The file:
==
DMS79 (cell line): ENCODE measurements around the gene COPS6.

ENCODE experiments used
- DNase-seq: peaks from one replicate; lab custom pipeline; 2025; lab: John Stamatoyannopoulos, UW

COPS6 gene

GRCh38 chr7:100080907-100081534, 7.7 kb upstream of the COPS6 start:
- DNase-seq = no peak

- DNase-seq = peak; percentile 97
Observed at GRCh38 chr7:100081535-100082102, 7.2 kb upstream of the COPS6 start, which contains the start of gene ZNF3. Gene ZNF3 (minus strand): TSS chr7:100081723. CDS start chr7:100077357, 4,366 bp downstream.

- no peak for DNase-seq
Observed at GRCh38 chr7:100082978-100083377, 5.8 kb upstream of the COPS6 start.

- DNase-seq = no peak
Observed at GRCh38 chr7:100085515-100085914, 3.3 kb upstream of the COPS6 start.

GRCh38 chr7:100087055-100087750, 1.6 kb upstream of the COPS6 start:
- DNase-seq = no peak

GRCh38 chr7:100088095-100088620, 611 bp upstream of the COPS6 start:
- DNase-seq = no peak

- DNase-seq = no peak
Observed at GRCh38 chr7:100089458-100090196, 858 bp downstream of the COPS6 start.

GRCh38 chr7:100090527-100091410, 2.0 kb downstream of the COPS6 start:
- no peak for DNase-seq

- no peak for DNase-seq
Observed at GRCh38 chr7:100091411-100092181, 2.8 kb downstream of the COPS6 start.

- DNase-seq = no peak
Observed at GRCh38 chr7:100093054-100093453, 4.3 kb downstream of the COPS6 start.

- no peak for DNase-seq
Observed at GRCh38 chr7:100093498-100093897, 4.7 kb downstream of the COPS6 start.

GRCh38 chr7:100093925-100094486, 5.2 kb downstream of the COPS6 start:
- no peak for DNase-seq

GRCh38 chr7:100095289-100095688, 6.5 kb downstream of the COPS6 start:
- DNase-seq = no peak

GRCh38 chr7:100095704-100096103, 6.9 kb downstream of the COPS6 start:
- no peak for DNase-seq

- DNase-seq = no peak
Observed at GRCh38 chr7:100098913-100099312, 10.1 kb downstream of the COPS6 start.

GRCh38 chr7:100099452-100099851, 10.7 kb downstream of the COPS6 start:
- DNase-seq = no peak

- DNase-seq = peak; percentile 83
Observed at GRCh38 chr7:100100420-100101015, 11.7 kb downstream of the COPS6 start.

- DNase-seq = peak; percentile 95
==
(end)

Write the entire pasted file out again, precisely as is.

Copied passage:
DMS79 (cell line): ENCODE measurements around the gene COPS6.

ENCODE experiments used
- DNase-seq: peaks from one replicate; lab custom pipeline; 2025; lab: John Stamatoyannopoulos, UW

COPS6 gene

GRCh38 chr7:100080907-100081534, 7.7 kb upstream of the COPS6 start:
- DNase-seq = no peak

- DNase-seq = peak; percentile 97
Observed at GRCh38 chr7:100081535-100082102, 7.2 kb upstream of the COPS6 start, which contains the start of gene ZNF3. Gene ZNF3 (minus strand): TSS chr7:100081723. CDS start chr7:100077357, 4,366 bp downstream.

- no peak for DNase-seq
Observed at GRCh38 chr7:100082978-100083377, 5.8 kb upstream of the COPS6 start.

- DNase-seq = no peak
Observed at GRCh38 chr7:100085515-100085914, 3.3 kb upstream of the COPS6 start.

GRCh38 chr7:100087055-100087750, 1.6 kb upstream of the COPS6 start:
- DNase-seq = no peak

GRCh38 chr7:100088095-100088620, 611 bp upstream of the COPS6 start:
- DNase-seq = no peak

- DNase-seq = no peak
Observed at GRCh38 chr7:100089458-100090196, 858 bp downstream of the COPS6 start.

GRCh38 chr7:100090527-100091410, 2.0 kb downstream of the COPS6 start:
- no peak for DNase-seq

- no peak for DNase-seq
Observed at GRCh38 chr7:100091411-100092181, 2.8 kb downstream of the COPS6 start.

- DNase-seq = no peak
Observed at GRCh38 chr7:100093054-100093453, 4.3 kb downstream of the COPS6 start.

- no peak for DNase-seq
Observed at GRCh38 chr7:100093498-100093897, 4.7 kb downstream of the COPS6 start.

GRCh38 chr7:100093925-100094486, 5.2 kb downstream of the COPS6 start:
- no peak for DNase-seq

GRCh38 chr7:100095289-100095688, 6.5 kb downstream of the COPS6 start:
- DNase-seq = no peak

GRCh38 chr7:100095704-100096103, 6.9 kb downstream of the COPS6 start:
- no peak for DNase-seq

- DNase-seq = no peak
Observed at GRCh38 chr7:100098913-100099312, 10.1 kb downstream of the COPS6 start.

GRCh38 chr7:100099452-100099851, 10.7 kb downstream of the COPS6 start:
- DNase-seq = no peak

- DNase-seq = peak; percentile 83
Observed at GRCh38 chr7:100100420-100101015, 11.7 kb downstream of the COPS6 start.

- DNase-seq = peak; percentile 95